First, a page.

I remember all of the things we have long shared in trainings, that there is always reason to hope, that there is a difference between hoping and wishing, that hope is active and it is always present, even if you canât see it, hear it or feel it. I remember sharing in trainings that in the same way that a plant reaches for the light, people reach for hope. Not because hope is passive or fluffy but because it is a life force, hope is a fuel. Hope is different than wishing and hope can translate in to action. I remember I chose hope.
What I didnât know at the time, was that Randy, who was unable to speak as a result of the surgery, and unable to move the right side of his body, had not only chosen a principle, he chose 2. He chose Focus on Strengths and Just Start Anywhere. He later said that all he kept hearing was what he couldnât do, and would never be able to do again. That he would likely be paralyzed on his right side for life, that he had likely lost his ability to both comprehend and to speak. As he laid there, unable to move his right side, unable to speak, unable to get across to hospital staff that YES he was comprehendingâ¦â¦â¦â¦.He focused on his strengths and just starting anywhere.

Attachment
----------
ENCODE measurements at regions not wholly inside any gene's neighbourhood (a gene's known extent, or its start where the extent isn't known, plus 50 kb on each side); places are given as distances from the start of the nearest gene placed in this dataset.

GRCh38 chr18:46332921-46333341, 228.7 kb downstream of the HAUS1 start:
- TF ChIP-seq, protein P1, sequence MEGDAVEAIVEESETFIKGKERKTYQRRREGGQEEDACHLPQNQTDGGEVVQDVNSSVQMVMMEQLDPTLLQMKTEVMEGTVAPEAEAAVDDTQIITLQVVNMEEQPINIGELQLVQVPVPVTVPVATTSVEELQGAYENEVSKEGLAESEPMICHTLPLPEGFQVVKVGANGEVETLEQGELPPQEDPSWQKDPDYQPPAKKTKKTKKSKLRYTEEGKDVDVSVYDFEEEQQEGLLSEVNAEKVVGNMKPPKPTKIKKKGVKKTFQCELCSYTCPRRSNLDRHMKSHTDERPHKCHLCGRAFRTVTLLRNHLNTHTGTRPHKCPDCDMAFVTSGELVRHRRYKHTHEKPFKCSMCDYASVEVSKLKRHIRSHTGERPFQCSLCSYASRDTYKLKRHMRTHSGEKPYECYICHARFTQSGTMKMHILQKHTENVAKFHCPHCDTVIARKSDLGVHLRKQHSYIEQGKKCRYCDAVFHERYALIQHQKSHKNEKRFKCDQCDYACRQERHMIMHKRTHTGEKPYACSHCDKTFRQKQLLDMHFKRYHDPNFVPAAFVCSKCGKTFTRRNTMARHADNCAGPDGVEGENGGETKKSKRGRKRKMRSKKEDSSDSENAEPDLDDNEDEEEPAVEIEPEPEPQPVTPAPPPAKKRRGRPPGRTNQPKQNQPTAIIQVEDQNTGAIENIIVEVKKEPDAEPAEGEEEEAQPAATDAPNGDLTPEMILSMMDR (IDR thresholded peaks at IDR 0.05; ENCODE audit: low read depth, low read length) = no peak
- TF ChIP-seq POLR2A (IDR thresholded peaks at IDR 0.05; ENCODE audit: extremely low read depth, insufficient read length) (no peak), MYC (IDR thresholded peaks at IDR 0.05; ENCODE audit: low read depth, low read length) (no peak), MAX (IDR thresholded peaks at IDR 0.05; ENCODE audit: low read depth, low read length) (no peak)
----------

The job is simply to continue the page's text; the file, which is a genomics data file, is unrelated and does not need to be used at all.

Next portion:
And what neither of us knew at the time was that we were, in fact, living the program.
Initally, when this happened, very early on, I was âmadâ at Procovery. I resented all of the years, and all of the money and all of the time that we had spent on Procovery. I wanted our time back, I wanted our life savings and all of our retirement back, I wanted to take Procovery, and bury it at the bottom of the Pacific Ocean. I blamed Procovery.
Lucky for me, our little team at Procovery, and my amazing family, wouldnât allow me to stay in that place for long. And without any idea Randy was living the program, I was too. And now, ten months later, here we are again, with Randy working so hard to heal from his third brain surgery, with most of the medical community never, ever, ever letting us forget the statistics that are not in our favor. Never letting us forget how bleak the outcomes usually are and how hard this path is and how complicated. As though we donât know that. As though this amazing, brilliant man in the hospital bed, with stitches from the front of his head to the back, unable to speak, unable to move the right side of his body, needs a clear understanding of how grave the situation is. We do get it. We really do. But what we also get is that there is always reason to hope, that love heals and that miracles happen every day. And in the area of medicine, a miracle is often simply a healing that takes place, that cannot be replicated or understood or explained. Something that cannot be backed by science, YET. But arenât the most beautiful things in life often those that cannot be easily replicated, understood or explained?
So, here we are âliving our program,â with more commitment, belief, passion and awe for Procovery than we ever had in the first place. And for anyone who knows us or Procovery, we already were pretty over-the-top in that department.
Nextâ¦ I want to talk about hoops and chemistry.